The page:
Among the most popular posts (in terms of hits received) on this blog is the one describing mid-19th century tourism to the Waterloo Battlefield.
An early visitor to Waterloo was a youthful William Gladstone, a mere seventeen years after the conflict. Gladstone had recently graduated from Oxford when he undertook a 'Grand Tour' of Europe early in 1832.
He travelled with his brother, John, a lieutenant in the Royal Navy, visiting Brussels and Waterloo in February 1832. They were shown the spot where Lord Uxbridge's (later Marquis of Anglesey) leg had been buried after it had been blown off by a cannon ball towards the end of the battle. It is said his Lordship's boot was also exhibited and the two artefacts had become one of the first 'battlefield shrines'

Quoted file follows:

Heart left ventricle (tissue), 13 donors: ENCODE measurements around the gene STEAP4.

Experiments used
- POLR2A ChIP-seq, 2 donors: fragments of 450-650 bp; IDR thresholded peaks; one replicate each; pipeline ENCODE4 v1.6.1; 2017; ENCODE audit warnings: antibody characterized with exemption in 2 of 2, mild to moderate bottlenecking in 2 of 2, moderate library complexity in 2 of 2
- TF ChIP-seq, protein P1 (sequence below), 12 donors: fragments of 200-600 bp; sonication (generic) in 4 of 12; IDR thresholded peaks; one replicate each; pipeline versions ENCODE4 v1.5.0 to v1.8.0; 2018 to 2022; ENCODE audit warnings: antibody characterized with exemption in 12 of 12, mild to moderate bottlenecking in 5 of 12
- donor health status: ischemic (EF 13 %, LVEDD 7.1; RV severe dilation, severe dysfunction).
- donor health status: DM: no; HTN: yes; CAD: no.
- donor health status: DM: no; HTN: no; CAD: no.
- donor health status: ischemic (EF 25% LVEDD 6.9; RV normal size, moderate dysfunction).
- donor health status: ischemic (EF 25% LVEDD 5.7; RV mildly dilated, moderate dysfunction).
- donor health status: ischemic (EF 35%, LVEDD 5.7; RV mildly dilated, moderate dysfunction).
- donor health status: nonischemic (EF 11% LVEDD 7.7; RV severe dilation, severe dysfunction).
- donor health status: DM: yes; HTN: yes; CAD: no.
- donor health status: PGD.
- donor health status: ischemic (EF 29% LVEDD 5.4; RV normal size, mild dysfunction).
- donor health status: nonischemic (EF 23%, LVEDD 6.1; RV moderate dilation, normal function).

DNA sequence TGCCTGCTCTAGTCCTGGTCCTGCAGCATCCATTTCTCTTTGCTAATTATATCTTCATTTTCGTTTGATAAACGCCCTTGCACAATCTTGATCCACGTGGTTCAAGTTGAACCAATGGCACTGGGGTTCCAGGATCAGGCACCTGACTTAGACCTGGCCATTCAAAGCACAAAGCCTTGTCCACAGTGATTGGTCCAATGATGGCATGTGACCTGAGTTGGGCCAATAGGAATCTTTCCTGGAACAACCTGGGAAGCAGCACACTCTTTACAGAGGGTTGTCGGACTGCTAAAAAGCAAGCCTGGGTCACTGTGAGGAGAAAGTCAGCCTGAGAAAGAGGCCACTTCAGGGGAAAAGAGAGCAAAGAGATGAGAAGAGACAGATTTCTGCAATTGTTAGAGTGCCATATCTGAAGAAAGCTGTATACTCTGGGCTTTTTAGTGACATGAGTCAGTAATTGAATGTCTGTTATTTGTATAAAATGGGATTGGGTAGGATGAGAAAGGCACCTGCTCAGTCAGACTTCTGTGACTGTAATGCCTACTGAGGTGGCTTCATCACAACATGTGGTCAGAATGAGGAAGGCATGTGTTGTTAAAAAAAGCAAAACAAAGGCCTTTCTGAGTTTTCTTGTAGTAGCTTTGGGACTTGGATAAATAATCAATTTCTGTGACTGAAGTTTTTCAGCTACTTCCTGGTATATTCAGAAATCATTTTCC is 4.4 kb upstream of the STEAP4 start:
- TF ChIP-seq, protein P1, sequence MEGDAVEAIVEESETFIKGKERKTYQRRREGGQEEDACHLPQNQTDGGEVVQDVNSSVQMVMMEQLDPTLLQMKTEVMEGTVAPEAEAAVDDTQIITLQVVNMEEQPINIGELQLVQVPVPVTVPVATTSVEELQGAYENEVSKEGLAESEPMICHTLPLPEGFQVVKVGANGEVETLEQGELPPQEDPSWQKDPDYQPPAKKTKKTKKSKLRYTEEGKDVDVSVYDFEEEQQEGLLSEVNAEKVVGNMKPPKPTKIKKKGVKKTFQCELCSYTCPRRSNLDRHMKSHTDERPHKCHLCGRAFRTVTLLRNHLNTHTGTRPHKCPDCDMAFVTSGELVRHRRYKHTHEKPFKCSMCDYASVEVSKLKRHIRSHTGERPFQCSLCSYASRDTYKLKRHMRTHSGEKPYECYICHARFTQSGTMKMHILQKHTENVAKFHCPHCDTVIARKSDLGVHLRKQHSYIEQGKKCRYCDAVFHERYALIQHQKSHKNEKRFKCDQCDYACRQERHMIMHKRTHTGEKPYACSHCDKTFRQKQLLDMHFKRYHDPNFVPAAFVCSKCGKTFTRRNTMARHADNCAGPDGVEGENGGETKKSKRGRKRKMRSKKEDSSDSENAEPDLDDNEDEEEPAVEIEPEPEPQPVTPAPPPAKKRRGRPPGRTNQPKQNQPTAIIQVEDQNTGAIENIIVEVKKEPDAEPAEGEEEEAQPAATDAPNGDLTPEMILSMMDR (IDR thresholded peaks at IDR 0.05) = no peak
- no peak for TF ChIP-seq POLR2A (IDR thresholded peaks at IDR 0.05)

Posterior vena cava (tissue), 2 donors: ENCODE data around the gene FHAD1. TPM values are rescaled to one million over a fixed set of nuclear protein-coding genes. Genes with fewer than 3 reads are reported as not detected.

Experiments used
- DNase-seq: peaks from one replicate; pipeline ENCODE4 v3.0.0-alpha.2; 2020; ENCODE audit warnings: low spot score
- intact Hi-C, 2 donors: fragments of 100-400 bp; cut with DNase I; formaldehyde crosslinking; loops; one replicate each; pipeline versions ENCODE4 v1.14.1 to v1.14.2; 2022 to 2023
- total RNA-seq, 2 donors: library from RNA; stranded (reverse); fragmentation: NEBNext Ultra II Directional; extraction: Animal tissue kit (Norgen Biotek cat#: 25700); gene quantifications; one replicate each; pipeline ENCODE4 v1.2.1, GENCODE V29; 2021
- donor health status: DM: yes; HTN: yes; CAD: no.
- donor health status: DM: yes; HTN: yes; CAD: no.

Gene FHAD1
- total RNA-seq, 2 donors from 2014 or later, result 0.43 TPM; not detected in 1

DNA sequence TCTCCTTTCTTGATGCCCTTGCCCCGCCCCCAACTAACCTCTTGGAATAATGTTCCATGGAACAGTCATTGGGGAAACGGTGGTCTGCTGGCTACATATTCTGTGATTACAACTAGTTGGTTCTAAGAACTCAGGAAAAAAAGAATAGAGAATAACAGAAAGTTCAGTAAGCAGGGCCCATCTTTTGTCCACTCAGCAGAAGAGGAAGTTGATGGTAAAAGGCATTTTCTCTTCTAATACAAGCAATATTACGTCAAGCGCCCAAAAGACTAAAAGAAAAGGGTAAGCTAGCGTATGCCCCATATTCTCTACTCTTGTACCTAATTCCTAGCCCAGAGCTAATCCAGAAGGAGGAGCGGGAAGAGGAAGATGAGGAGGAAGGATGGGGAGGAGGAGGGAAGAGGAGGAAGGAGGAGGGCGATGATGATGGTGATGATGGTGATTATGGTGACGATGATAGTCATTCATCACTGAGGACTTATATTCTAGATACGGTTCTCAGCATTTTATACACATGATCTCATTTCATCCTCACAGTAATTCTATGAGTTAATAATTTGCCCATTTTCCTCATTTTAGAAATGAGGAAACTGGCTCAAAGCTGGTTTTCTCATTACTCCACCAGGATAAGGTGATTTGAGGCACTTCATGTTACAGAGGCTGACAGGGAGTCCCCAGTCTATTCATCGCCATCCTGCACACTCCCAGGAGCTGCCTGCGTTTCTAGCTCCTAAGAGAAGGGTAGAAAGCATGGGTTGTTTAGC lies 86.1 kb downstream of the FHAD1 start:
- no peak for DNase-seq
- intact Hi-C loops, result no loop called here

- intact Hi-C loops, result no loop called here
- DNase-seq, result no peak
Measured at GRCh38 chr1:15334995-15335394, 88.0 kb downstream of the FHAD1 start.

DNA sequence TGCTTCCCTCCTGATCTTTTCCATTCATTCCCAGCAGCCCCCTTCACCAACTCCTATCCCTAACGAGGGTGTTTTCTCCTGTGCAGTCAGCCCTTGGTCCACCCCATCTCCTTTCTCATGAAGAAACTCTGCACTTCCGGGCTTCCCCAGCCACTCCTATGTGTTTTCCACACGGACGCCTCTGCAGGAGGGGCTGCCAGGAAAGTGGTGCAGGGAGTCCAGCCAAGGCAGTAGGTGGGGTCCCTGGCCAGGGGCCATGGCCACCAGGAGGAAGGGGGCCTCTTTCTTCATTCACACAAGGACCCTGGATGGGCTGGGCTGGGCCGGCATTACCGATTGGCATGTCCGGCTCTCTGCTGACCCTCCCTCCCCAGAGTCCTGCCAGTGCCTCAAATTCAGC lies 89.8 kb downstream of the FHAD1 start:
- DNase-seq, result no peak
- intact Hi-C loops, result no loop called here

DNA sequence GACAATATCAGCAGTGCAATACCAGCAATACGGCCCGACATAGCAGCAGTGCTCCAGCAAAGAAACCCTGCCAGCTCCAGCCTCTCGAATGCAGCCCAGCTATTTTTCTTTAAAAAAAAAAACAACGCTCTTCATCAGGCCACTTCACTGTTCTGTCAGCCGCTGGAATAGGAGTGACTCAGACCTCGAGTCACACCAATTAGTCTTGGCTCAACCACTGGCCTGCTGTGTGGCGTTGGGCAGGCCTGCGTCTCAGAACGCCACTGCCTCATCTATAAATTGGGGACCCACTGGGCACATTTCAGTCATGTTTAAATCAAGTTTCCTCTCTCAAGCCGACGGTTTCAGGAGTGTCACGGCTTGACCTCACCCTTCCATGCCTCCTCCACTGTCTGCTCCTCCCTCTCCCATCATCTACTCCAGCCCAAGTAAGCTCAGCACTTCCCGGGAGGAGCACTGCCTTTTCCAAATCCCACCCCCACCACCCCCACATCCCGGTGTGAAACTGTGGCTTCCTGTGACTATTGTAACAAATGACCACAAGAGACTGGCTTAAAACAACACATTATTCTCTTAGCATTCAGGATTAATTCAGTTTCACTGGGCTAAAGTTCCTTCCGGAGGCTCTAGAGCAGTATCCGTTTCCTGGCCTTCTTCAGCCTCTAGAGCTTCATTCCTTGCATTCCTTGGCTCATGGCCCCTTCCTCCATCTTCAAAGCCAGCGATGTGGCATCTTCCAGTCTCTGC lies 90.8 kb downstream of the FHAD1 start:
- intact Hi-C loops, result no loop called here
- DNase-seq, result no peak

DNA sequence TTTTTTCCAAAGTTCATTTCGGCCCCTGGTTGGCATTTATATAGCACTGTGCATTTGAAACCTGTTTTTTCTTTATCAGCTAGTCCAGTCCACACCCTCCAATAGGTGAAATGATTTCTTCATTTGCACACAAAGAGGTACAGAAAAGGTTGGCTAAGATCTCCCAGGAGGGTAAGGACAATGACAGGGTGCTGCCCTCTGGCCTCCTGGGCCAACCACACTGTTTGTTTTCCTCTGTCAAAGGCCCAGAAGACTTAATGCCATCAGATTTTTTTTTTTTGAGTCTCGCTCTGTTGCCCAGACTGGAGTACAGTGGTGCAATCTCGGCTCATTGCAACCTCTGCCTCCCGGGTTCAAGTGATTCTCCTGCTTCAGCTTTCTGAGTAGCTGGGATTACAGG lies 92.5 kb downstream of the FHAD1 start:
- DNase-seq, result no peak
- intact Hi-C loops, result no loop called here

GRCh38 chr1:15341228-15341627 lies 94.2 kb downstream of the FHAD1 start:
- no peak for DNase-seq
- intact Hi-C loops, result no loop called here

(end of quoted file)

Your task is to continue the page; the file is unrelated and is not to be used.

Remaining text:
From Waterloo the two brothers continued to Paris, where William, who at this point in his life had some inclination to enter the Church, was horrified to find the shops busily trading on Sundays. His tour continued to Rome and Naples with the brothers returning to England in the early autumn.
It was in Torquay in the autumn of 1832 that Gladstone was persuaded to take up the offer of support for his parliamentary candidacy for the seat of Newark. Gladstone had been at Eton with Lord Lincoln, son of the Duke of Newcastle, who backed young William as one of the two Tory candidates in the election of December 1832.
He was of course elected and took his seat, his conversion to Liberalism was still more than two decades away.